Nuclear Weapons Equipment May Be Used in Breast Cancer Detection
WASHINGTON (AP) _ Machinery designed to detect and analyze flaws in nuclear warheads and in experimental laser weapons soon may be used to provide women better early detection of breast cancer.
The Energy Department signed an agreement today for a $3.28 million joint venture between the department’s Lawrence Livermore Laboratory and a Colorado manufacturer of X-ray equipment to develop improved ″digital″ detection technology for breast cancer.
Fischer Imaging Corp. of Denver, a leading manufacturer of diagnostic X-ray machinery, will finance $2.4 million, while the government will contribute $880,000, according to the agreement.
The digital technology will allow clearer images for medical technicians and lead to earlier and more precise detection of cancers in the breast, cancer experts said.
Dr. Faina Shtern, chairman of diagnostic imaging at the National Cancer Institute, said the new technology, once it is widely used, will represent ″a real revolution″ in the ability analyze breast X-ray images and to detect early cancers.
While a prototype of commercial equipment may be ready for government review in about a year, industry and government officials acknowledged at a news conference that it may take as long a decade for the new technology to widely replace the 12,000 current X-ray machines now in use.
But Morgan Nields, chairman of Fischer Imaging, said, the equipment is likely to be available at some hospitals much earlier. ″We think it will be compelling for major medical institutions to take this technology as soon as they can get it,″ said Nields.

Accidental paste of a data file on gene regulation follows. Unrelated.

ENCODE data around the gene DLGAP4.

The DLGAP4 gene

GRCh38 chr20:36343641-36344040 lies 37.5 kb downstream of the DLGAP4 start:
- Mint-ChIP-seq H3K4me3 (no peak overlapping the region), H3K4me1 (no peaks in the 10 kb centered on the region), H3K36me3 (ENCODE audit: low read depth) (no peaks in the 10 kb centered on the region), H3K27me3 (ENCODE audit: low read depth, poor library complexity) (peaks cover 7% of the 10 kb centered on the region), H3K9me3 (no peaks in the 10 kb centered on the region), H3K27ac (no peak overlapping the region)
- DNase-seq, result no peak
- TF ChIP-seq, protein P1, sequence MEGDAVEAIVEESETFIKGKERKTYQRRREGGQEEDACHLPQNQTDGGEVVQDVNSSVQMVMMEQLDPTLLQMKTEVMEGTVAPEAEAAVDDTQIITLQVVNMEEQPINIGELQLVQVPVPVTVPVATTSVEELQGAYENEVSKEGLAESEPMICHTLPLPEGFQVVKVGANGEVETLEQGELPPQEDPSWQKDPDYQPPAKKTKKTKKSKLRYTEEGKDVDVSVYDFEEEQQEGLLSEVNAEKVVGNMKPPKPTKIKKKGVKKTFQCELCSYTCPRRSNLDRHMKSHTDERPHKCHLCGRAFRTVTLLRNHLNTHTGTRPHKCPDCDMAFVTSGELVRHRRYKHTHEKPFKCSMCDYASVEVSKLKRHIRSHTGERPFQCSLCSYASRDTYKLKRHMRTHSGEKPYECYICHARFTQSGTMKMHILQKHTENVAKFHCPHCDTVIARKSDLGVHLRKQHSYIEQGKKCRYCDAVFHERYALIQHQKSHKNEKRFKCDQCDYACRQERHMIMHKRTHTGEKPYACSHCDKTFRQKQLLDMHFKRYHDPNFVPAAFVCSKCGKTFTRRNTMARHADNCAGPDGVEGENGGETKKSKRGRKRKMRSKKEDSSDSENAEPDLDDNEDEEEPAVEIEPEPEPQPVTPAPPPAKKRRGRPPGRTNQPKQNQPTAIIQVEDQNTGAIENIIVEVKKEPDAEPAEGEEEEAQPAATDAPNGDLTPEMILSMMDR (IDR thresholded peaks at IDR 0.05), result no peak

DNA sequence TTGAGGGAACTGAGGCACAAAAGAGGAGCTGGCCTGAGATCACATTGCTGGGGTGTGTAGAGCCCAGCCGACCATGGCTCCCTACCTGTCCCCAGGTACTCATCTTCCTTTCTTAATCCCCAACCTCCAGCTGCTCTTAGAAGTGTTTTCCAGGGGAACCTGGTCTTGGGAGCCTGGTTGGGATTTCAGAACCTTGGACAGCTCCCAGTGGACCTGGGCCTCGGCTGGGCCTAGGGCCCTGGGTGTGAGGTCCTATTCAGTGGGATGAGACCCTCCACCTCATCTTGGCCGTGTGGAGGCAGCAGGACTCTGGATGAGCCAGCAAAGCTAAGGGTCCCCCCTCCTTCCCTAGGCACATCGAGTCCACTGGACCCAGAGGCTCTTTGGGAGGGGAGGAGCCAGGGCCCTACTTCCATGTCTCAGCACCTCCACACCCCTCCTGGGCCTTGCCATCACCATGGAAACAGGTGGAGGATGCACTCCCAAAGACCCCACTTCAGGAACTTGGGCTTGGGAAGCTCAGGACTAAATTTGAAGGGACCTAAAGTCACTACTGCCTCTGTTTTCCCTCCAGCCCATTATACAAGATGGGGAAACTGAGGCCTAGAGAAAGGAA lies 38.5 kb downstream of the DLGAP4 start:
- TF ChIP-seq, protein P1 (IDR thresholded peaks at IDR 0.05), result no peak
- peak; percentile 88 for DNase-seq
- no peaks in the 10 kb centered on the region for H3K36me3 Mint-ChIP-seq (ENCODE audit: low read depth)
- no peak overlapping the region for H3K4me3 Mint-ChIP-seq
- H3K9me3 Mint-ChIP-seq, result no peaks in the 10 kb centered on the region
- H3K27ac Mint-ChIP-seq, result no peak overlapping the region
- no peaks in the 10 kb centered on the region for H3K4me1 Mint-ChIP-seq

He expects the new equipment to cost two to three times as much as most conventional X-ray machinery - but be cheaper to operate.
The digital technology has been used for years at government weapons laboratories such as Lawrence Livermore in California to check for possible flaws in components of nuclear weapons, laser weapons and other defense- related hardware.
But some of the government’s machinery costs several million dollars, compared with roughly $75,000 for conventional X-ray equipment used in hospitals.
The joint venture is the latest in an attempt to convert scientific expertise at government weapons laboratories into commercial and civilian uses. Last week, President Clinton announced a plan for a joint research and development effort involving the government laboratories and the domestic auto industry to try to develop a cleaner, more fuel efficient car.
″Our goal would be that we have this product ready for FDA (Food and Drug Administration) approval in 1994,″ Nields said in an interview Tuesday.
Clint Logan, the mammography project leader at Lawrence Livermore, said it might take a bit longer, perhaps three years to resolve technical problems and two more years to obtain FDA approval.
The digital equipment would provide better image quality, require less radiation dose, allow detection of smaller tumors and detect early signs of a problem in younger women whose breast tissue is more dense, which makes conventional X-ray machinery less reliable, said Nields.
Nields said the supercomputers available at Livermore, one of the leading government research facilities, also will allow researchers to find the optimum wave length to achieve the best image at the lowest dose levels, thereby reducing X-ray radiation exposure to patients.
Fischer Imaging hopes to develop a digital version that costs ″two to three times″ what conventional X-ray equipment costs. Nields said such a price would be commercially competitive since the digital equipment is cheaper to operate, provides cheaper storage and produces less waste.
Digital mammography uses electronic radiation detectors to capture the image created by X-rays passing through the breast. A converter changes the X- ray energy to visible light. While a conventional X-ray machine captures the images on film, the digital system allows it to be viewed directly on electronic displays similar to a home computer.
Nields said that because the image is much clearer, with greater contrast, it will allow for better detection with fewer X-rays actually being taken and detect smaller tumors.
Breast cancer claims the lives of an estimated 46,000 women in the United States each year. While X-ray imaging, along with physical examinations, is considered the most effective means of early detection, health experts estimate that a fifth of mammograms, using current conventional technology, fail to detect cancers that are present.